Positive Data for First and Only Treatment Approved for Agitation in Alzheimer Dementia
Recently released positive phase 3 trial data of brexpiprazole (Rexulti) - showed it reduced agitation in Alzheimer dementia significantly in 3 agitation symptoms categories: aggressive behaviors, physically nonaggressive behaviors, and verbally agitated behaviors.
“Treatment of agitation is essential to increase the comfort, quality of life, and safety of patients with Alzheimer dementia; to ease the burden on their caregivers; and to allow patients to live at home longer,” wrote the authors.1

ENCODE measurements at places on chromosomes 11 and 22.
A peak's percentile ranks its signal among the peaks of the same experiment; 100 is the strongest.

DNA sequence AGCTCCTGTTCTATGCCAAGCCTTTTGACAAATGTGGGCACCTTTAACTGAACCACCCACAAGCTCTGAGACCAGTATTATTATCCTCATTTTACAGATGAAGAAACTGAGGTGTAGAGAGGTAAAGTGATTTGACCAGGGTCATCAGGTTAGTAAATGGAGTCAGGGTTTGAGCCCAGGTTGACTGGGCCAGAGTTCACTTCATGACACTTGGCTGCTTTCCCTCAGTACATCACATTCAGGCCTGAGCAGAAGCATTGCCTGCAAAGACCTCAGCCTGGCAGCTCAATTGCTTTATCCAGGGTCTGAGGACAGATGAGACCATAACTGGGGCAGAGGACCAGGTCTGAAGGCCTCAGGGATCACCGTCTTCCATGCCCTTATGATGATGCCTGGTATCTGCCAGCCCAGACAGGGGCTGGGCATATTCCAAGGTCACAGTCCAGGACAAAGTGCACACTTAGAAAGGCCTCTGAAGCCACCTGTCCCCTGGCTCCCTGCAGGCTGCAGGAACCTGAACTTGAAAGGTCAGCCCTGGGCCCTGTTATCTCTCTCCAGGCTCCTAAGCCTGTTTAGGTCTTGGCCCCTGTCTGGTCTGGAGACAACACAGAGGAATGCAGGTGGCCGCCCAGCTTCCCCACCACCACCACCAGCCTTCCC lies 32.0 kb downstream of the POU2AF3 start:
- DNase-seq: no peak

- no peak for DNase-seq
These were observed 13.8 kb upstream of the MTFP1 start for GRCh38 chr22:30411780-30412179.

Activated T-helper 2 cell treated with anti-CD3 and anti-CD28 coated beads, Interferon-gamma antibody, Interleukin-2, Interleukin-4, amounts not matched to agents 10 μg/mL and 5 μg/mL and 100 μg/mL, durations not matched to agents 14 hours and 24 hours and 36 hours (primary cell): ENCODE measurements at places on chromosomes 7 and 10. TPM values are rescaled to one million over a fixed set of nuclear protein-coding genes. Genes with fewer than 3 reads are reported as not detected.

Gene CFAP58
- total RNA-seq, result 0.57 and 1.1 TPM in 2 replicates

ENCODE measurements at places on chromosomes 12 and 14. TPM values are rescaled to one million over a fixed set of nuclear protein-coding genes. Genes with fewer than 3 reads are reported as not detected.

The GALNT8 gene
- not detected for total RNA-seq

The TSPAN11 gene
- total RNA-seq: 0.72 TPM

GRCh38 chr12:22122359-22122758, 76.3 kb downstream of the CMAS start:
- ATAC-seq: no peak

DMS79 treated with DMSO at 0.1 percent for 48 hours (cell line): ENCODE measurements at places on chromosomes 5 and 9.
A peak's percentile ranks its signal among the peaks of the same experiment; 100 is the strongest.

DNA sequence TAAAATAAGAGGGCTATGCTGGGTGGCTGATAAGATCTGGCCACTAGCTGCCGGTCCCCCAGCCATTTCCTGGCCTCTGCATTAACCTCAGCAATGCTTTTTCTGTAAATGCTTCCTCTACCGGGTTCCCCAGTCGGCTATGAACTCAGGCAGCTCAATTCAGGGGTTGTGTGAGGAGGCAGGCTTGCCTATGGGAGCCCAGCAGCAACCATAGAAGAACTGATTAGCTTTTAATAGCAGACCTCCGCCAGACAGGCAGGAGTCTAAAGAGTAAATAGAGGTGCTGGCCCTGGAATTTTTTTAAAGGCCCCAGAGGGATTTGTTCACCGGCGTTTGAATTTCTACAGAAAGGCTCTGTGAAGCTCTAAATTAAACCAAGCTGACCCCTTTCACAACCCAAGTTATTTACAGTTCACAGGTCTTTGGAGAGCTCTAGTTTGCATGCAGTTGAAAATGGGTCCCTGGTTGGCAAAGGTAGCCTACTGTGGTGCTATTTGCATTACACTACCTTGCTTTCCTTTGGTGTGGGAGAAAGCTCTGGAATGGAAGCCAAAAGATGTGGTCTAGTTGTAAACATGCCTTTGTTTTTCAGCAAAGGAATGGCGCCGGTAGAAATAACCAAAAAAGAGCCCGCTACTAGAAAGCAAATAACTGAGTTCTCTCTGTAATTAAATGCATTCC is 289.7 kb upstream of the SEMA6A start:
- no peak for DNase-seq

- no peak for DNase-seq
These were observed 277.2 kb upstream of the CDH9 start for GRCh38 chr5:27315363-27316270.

In this randomized clinical trial, 345 participants received either oral brexpiprazole 2 mg/d or 3 mg/d or placebo. Participants receiving brexpiprazole (n = 225) demonstrated a statistically significant reduction in agitation compared with placebo (n = 116) over 12 weeks, measured using the Cohen-Mansfield Agitation Inventory (CMAI) total score (p=0.003). JAMA Neurology published the complete results.
“The study is timely, since the treatment of agitation in this patient group remains a high treatment priority, and the options for pharmacological interventions are limited,” wrote Clive Ballard, MD, PhD in an accompanying editorial.2
Adverse effects were reported by 40.7% of the brexpiprazole group and 31.0% of the placebo group, with headache as the only adverse effect with an incidence of greater than 5% in the brexpiprazole group.
Read the whole article here.